33. The system as in claim 32, wherein transactions occur between pre-authorized customers by collecting less information than customers that are not pre-authorized.
34. The system as in claim 26, wherein the POS device is further configured to present a list of transfer pairs based on a history for a customer and to allow the customer to select from the list of transfer pairs to establish a new money transfer.
35. A method of processing money transfers, the method comprising:
receiving, by a host computer system, from a sender, a request for a transfer pair verification, wherein the request includes a request to establish a recurring money transfer associated with the transfer pair, wherein the request to establish a recurring money transfer includes a recurrence schedule;
verifying, by the host computer system, the transfer pair is associated with a valid transfer pair record;
establishing, by the host computer system, a recurring money transfer for the transfer pair based on the recurrence schedule;
sending, by the host computer system, the transfer pair verification to the vendor location; and
authorizing, by the host computer system, money transfers to a recipient associated with the transfer pair based on the recurrence schedule.
36. The method as in claim 35, wherein the recurrence schedule comprises one or more of the following: a monthly transfer schedule, a bi-monthly transfer schedule, and a weekly transfer schedule.
37. The method as in claim 35, further comprising verifying the identify of at least one of the sender and the recipient.
38. The method as in claim 35, further comprising in response to verifying the transfer pair, sending the sender a notification indicating that the transfer pair has been verified.
39. The method as in claim 35, further comprising in response to authorizing at least one of the money transfers, sending the recipient a notification indicating that the money transfer has been authorized.
Description
CROSS REFERENCE TO RELATED APPLICATIONS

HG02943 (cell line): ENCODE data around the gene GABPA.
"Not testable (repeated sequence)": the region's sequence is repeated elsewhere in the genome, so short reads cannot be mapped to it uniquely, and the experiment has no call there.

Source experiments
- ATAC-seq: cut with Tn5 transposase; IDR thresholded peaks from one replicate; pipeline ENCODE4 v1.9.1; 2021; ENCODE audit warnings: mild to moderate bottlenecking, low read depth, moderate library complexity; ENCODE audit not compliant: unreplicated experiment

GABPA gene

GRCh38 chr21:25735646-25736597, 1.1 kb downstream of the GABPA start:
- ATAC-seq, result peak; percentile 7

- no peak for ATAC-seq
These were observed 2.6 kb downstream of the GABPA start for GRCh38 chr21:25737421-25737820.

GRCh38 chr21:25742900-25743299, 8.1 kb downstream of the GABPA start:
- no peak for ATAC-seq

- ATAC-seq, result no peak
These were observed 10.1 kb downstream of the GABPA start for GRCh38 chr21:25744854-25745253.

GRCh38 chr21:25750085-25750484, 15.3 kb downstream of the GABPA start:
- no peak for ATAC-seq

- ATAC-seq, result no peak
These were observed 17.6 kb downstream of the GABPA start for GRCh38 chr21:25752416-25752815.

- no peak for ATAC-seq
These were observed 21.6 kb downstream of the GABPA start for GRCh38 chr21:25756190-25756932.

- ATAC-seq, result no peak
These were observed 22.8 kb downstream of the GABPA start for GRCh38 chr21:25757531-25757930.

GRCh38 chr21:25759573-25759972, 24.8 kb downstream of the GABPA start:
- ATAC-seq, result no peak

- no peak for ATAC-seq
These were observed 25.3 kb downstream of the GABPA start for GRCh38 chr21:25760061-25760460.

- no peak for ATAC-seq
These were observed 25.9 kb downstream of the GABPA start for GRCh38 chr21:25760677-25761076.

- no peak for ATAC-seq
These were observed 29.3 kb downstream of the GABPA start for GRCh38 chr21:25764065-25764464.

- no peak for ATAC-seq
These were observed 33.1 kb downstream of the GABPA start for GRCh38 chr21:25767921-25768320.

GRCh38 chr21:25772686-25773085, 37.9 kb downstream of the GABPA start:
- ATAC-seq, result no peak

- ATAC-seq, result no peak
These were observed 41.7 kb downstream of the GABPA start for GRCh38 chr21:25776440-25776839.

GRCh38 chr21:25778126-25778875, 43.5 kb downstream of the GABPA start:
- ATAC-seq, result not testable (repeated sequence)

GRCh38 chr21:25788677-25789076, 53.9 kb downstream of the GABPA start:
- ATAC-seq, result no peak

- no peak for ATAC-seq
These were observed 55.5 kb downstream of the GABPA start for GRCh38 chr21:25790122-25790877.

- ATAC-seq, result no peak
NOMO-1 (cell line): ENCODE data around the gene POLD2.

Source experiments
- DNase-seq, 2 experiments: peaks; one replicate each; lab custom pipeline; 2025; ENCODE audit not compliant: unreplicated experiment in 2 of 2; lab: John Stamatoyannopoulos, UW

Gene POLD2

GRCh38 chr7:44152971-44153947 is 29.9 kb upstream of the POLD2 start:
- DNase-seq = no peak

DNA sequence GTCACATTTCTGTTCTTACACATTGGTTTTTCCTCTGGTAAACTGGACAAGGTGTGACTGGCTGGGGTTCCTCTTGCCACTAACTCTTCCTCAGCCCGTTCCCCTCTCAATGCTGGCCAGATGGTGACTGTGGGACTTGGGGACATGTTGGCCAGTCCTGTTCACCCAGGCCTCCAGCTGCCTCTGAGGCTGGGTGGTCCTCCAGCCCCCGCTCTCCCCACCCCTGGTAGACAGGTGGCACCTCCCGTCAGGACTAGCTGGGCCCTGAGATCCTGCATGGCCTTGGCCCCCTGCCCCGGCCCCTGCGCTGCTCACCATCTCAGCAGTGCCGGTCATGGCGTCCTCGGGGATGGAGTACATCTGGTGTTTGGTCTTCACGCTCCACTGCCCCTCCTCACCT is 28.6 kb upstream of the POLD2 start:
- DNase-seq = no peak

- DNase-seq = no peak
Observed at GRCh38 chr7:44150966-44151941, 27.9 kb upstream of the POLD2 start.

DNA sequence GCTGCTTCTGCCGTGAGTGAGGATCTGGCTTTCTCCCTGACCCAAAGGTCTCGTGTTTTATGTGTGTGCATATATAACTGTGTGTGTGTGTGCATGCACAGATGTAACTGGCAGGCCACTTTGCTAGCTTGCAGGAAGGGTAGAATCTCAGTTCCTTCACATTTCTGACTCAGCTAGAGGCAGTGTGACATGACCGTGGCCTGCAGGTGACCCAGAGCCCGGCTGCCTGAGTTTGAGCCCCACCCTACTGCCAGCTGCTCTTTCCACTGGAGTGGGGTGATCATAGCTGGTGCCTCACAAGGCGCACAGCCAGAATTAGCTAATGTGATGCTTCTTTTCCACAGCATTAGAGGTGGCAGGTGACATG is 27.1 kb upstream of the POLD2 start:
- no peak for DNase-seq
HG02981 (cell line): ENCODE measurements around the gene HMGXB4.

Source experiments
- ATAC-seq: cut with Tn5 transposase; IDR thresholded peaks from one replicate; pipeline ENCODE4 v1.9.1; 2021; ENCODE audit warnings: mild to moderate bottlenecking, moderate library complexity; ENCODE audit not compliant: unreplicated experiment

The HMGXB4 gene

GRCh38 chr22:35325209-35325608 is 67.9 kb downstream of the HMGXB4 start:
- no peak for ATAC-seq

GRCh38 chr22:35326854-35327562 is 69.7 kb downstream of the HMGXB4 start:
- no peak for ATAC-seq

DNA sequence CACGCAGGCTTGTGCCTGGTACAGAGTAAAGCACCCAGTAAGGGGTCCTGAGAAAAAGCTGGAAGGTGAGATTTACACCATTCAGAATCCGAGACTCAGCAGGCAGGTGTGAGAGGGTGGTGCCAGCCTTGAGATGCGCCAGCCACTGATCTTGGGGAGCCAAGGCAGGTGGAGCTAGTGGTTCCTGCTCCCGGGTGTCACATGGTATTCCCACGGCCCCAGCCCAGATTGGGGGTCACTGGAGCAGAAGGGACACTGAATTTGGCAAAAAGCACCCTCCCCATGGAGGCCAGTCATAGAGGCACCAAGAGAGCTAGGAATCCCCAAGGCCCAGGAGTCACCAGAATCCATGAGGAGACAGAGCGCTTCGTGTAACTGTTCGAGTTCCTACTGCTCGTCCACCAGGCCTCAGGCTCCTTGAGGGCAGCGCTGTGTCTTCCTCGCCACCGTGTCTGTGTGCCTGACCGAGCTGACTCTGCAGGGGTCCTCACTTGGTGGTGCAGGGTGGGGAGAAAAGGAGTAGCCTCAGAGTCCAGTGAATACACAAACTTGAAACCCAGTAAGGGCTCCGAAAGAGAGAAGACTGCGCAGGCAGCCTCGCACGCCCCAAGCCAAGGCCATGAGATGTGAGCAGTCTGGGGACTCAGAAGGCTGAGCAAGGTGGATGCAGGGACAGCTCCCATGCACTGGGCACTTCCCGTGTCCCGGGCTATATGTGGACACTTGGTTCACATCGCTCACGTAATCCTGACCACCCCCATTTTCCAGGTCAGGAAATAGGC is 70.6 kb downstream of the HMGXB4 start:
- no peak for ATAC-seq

This application is a continuation of U.S. patent application Ser. No. 11/132,725, filed May 18, 2005, the complete disclosure of which is incorporated herein by reference.

BACKGROUND OF THE INVENTION

The present invention relates generally to the field of money transfers, and in particular to the transfer of money between two frequent entities or customers which may occur using point-of-sale systems to initiate or facilitate the transfer.

Present money transfer procedures typically involve an individual going to a money transfer location, such as a Western Union location, and giving the customer service agent a variety of personal information. This personal information may include the names and addresses of the sender and recipient, proof of identification, and the amount to be transferred. This information is entered into a money transfer system, and used to create a record of the money transfer. Once the money to be transferred has been collected from the sender, the recipient then proceeds to a separate money transfer location, such as another Western Union location, to pick up the money. The recipient may be required to provide a money transfer number and/or proof of identification, prior to picking up the money. Typically, this procedure is followed for each subsequent money transfer, even when the sender and recipient are the same. As a result, people who frequently send money using money transfer systems are repeatedly providing much of the same information. Improvements are desired.